Aside from ourselves, it’s crucial that we find it in us to forgive those who may have manipulated us into feeling guilty, those who made us feel badly about being honest with our sadness or pain or frustrations because “your life is too good to be sad” or whatever else they could have said.

This doesn’t mean we should expect an apology from these people. In fact, they probably have no idea the effect they’ve had on us. They’ve simply acted in a way that made the most sense to them as informed by their own pains—whether they were aware of them or not—and so the brunt of it was at least partially taken out on us. This is especially true in dealing with narcissists in that they make us feel guilty by making our expressions of pain their problem (e.g. “you have no idea how much you’re hurting me by being this way,” “you’re killing me by doing this,” etc.).

And as hard as it is, that requires forgiveness nonetheless, because even if we’re going through the most epic sh*t storm known to man, people like that truly can’t understand it. It’s not their problem, so it’s simply not as important to them. That doesn’t mean you can’t be angry at them, but in my experience, anger makes things worse and then that makes me feel more guilty and then I’m right back where I started.

Ultimately, forgiveness is the better option.

I should mention that I write this as someone who’s still going through this process of un-guilting, that I’m not a “professional” in any sense of the word and that I’m only recounting what’s worked for me so far.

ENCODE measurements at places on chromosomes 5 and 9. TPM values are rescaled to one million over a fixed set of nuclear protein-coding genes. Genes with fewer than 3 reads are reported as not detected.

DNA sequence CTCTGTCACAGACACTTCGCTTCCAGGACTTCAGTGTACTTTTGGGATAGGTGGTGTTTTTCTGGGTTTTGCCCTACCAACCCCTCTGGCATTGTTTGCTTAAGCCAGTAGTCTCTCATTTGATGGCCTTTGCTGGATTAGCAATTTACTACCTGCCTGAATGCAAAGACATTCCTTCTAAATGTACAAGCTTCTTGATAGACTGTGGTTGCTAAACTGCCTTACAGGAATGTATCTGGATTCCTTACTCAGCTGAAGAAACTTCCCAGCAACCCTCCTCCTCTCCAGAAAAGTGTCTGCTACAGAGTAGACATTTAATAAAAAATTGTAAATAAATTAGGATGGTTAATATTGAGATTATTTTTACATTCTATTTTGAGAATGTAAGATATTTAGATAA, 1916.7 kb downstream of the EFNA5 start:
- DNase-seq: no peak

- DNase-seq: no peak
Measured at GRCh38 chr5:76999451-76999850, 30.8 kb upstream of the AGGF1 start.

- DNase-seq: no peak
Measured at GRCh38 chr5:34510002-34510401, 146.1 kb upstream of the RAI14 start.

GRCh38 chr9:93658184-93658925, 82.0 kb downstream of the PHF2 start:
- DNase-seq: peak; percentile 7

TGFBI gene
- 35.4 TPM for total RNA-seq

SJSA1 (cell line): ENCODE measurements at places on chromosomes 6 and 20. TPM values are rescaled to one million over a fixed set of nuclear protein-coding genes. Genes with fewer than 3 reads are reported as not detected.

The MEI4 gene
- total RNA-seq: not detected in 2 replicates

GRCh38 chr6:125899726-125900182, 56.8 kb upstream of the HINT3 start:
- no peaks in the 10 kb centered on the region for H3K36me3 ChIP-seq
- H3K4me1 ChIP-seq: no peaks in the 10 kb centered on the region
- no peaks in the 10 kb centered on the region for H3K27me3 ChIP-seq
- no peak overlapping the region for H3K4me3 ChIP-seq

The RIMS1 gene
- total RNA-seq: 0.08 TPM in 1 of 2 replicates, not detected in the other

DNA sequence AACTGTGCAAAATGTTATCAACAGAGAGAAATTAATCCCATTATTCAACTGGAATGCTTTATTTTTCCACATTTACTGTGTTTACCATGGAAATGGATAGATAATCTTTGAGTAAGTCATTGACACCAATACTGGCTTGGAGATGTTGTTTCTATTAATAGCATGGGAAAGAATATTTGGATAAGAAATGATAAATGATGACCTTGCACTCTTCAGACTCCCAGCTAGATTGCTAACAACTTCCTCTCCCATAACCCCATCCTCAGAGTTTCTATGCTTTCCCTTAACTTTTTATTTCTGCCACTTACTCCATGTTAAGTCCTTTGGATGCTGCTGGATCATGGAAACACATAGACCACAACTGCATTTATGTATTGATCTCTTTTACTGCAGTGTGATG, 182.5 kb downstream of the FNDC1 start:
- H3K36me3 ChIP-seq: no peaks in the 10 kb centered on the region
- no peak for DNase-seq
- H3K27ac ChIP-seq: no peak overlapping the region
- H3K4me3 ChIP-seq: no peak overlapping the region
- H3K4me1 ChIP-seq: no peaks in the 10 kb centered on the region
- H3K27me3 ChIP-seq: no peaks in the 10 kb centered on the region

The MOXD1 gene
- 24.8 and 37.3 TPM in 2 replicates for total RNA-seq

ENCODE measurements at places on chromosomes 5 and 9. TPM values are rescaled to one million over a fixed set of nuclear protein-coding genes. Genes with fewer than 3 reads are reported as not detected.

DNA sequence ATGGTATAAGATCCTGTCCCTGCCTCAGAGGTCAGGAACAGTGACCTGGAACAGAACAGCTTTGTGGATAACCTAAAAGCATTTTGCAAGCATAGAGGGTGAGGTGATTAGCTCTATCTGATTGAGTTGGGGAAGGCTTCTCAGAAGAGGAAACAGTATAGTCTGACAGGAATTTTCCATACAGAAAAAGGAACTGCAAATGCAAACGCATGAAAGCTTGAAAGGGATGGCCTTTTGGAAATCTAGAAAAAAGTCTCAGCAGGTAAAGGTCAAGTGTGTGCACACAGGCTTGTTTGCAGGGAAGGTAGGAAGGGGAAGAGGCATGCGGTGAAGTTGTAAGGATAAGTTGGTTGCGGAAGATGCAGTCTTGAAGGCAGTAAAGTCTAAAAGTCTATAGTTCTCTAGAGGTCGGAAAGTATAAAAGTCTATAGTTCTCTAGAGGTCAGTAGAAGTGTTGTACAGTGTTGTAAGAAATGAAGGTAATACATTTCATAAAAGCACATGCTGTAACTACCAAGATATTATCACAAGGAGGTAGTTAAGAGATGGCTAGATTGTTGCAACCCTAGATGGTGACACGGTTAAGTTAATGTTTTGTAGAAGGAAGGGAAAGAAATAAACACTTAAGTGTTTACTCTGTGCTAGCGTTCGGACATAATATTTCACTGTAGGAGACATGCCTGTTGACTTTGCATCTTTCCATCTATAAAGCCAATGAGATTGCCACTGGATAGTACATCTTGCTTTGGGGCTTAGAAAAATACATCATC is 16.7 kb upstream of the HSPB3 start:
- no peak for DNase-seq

And if there’s one thing I can say without concern for my qualifications (since I have none), it’s that guilt is an awful burden to carry and it can have serious effects on our health—physically, emotionally and mentally. But as I dig and understand and forgive my way out of the mess, I’m beginning to realize that freedom from this burden is possible and truly the only way to (sort of) get over it—those heavy and unbearable feelings and the decisions that came of them and all the pain that transpired along the way.

In the event that these words acquire some comments recounting horrible, gut-wrenching pasts and how I’m totally wrong about everything because “positivity has reshaped my life” and whatnot—that’s wonderful. I’m happy for you. But I ask you to think of your intentions in making such a comment: Are you looking to shame others for being ungrateful simply to boost your own ego?

If so, are you sure that you’ve really reshaped anything, that there isn’t a good bit of guilt left in you to heal, that this entire article isn’t about you in one way or another?

It’s just food for thought. You can press on and try to make me feel bad about myself anyway. That’s perfectly fine. You have that right, and I won’t try to make you feel guilty for it—not that you care what I think anyway.

I, too, have the right to remain unapologetic and guilt-free for liberating these thoughts. So here they are. Finally free.


Relephant Read:

Why Guilt is a Useless Emotion.


Author: Sara Rodriguez

Editor: Catherine Monkman

Photo: Hartwig HKD/flickr